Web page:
Sometime last week I was on the lookout for books on webcomics, searching for covers to inspire a Graphic Design project. Somehow, through liberal use of the keywords “webcomic,” “history,” and “book,” I was led to a book entitled “Webcomics By Year, including: Penny Arcade (webcomic), Jerry Holkins, Mike Krahulik, Child’s Play (charity), Penny Arcade Expo, Penny Arcade Adventures: On The Rain-slick Precipice Of Darkness, Robert Khoo, Poker Night At The Inventory, User Friendly,” the cover of which you can see below.
The first thing you may notice from the cover, after the ridiculous length of the title, is that the book can’t be attributed to any specific author. Instead, the only evidence of there being an origin for the book are the words “Hephaestus Books,” centred and in small print at the bottom of the cover.
Fully intrigued at that point, I checked to see what else Barnes and Noble had to say about this publishing company, and was aghast at my findings. There were tens of thousands of books attributed to Hephaestus Books, each featuring a title just as [if not more] lengthy and list-like as the first I found. They covered topics ranging from Judy Blume novels to the 1950s in British television. It seemed that Barnes and Noble could show me more, but not explain, and so began my investigation.
A social reading site of sorts, Goodreads ‘ page on Hephaestus Books featured a description about the “author” that goes as follows:
“Hephaestus Books represents a new publishing paradigm, allowing disparate content sources to be curated into cohesive, relevant, and informative books. To date, this content has been curated from Wikipedia articles and images under Creative Commons licensing, although as Hephaestus Books continues to increase in scope and dimension, more licensed and public domain content is being added. We believe books such as this represent a new and exciting lexicon in the sharing of human knowledge.”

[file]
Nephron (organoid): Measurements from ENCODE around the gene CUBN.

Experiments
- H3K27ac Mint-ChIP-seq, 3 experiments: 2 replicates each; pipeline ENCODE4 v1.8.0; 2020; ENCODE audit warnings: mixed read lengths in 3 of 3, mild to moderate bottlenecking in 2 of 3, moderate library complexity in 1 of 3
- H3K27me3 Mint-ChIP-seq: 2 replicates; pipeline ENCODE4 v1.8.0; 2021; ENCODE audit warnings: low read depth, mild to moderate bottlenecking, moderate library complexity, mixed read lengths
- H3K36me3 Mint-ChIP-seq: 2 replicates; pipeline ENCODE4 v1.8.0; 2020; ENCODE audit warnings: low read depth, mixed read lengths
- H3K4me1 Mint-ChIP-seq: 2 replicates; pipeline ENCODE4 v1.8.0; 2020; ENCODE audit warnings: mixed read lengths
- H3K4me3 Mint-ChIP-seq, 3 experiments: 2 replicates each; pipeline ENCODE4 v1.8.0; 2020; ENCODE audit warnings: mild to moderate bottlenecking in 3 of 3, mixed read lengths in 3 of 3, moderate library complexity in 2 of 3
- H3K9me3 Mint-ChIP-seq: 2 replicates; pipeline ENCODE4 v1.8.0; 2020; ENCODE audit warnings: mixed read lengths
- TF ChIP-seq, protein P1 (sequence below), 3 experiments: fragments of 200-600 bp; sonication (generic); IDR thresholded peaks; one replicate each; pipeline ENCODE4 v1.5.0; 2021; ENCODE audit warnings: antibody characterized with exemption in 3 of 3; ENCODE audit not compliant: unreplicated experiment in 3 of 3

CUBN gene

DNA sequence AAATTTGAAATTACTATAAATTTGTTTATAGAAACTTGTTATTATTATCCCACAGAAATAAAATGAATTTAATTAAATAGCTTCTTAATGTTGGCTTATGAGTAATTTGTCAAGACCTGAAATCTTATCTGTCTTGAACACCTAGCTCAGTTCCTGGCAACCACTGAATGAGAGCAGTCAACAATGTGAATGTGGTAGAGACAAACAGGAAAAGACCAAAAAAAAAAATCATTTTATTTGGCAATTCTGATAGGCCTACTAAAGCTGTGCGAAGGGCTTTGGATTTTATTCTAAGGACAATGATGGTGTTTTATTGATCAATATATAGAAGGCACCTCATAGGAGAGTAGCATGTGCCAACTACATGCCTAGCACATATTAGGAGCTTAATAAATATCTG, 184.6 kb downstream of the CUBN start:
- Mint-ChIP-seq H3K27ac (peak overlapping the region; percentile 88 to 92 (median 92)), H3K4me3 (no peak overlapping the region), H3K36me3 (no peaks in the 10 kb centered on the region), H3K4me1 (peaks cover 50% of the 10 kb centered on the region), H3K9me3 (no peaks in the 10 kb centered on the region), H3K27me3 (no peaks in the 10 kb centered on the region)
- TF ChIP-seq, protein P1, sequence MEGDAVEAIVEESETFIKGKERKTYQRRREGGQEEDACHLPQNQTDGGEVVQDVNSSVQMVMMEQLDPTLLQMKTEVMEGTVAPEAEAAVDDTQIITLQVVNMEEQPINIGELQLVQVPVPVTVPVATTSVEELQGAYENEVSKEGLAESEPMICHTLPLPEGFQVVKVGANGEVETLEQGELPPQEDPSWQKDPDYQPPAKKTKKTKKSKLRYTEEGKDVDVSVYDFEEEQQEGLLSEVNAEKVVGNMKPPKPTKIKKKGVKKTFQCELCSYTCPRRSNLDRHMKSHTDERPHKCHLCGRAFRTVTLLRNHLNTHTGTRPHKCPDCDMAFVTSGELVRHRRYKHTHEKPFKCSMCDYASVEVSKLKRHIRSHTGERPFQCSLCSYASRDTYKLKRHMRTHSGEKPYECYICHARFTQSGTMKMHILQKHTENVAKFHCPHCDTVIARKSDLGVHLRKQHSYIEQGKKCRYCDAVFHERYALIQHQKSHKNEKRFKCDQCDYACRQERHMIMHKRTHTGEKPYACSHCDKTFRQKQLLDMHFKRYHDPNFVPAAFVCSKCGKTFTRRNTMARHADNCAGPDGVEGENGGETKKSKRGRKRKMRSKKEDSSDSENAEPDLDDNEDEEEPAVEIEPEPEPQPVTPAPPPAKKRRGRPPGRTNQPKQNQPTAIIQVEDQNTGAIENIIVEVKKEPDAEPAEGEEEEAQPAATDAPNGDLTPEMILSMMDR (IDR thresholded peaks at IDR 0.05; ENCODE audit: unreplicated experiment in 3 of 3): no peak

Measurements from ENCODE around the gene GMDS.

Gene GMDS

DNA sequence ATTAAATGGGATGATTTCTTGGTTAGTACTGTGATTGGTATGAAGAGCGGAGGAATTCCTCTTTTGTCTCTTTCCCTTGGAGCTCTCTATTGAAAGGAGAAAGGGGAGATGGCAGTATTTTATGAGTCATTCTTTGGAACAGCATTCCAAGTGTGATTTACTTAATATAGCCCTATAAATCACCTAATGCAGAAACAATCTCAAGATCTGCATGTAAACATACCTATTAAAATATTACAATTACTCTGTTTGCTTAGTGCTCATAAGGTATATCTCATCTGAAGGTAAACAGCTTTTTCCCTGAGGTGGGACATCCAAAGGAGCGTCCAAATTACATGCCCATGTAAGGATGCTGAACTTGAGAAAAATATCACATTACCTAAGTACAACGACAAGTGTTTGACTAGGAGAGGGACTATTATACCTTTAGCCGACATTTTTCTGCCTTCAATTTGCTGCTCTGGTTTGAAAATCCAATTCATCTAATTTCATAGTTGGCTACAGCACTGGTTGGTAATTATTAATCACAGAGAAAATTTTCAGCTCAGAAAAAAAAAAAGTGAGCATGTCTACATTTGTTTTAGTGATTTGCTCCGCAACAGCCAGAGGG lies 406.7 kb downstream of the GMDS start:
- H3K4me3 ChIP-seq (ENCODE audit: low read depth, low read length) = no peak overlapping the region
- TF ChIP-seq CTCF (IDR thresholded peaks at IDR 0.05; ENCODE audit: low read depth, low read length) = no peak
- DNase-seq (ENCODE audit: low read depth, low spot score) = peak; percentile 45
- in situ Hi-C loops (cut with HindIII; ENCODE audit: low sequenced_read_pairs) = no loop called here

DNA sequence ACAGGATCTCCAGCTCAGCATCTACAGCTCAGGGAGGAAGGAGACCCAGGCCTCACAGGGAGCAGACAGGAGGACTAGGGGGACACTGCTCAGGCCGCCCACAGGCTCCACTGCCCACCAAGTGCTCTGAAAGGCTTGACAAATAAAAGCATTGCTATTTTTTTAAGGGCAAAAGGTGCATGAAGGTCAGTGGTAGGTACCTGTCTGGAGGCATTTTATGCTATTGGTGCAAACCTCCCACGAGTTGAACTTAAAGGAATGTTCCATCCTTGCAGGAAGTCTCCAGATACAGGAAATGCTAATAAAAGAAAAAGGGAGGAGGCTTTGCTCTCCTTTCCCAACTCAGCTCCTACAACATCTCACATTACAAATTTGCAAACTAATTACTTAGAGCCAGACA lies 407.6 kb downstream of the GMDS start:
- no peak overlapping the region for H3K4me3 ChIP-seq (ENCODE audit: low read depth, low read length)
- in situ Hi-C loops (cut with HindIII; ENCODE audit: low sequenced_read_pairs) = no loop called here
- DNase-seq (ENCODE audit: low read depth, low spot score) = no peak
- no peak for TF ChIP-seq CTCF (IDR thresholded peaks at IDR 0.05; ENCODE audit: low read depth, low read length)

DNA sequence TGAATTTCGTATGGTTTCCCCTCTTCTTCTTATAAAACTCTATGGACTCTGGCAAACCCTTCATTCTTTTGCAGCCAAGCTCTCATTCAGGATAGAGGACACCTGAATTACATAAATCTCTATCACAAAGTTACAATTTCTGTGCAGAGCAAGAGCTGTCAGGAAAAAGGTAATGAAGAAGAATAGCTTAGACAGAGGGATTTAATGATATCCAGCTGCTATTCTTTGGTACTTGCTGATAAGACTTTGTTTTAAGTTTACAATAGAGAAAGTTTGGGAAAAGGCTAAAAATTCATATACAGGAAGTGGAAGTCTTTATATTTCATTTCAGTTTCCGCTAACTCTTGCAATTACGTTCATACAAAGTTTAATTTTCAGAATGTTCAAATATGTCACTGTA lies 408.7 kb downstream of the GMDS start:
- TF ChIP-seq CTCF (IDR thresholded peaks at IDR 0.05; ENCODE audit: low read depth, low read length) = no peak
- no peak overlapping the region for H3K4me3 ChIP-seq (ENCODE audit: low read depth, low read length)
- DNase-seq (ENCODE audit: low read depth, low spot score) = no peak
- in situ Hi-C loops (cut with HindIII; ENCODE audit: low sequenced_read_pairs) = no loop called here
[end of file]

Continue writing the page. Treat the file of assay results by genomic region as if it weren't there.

In other words it publishes print-on-demand compilations of Wikipedia articles not original works. Caveat Emptor
Author Robin Hobb wrote about the series of books on her website early this month, stating that the concept of Hephaestus Books is one that “offends [her] mightily.” Science fiction writer Jerry Pournelle wrote on his own site that he was concerned in that he had “never authorized ANYONE to make a compilation of a lot of [his] books and sell them in a single volume.” His confusion is well-founded, but in reality what appears to be a single book containing multiple novels is nothing more than, as mentioned above, Wikipedia articles.
Hephaestus isn’t even the only malefactor out there. Fonte Wikipedia and Book LLC are both “publishing companies” that do the exact same thing. A blog post I found entitled Beware the Wikipedia Scrapers exposed both of those examples, and also has a helpful list on how to “avoid this junk.”
I’m not altogether surprised by this scam; it’s one I stumbled upon years ago but have only recently found again. It sadden me, however, that it’s ongoing, and that there have been people who have fallen for it, as evidenced by the used books on sale on these sites.
As writers have said before me, watch out. Caveat emptor. Let the buyer beware. Be on your guard. Please mind the gap. This is a swindle that has befallen others, and as much as a book titled “Novels By R. A. Salvatore, including: Vector Prime, The Dark Elf Trilogy, Legacy Of The Drow, The Woods Out Back, The Icewind Dale Trilogy, The Hunter’s Blades Trilogy, Paths Of Darkness, The Cleric Quintet, The Dragon’s Dagger, Dragonslayer’s Return” might catch your eye, it might be better to stop and think about what you’re doing.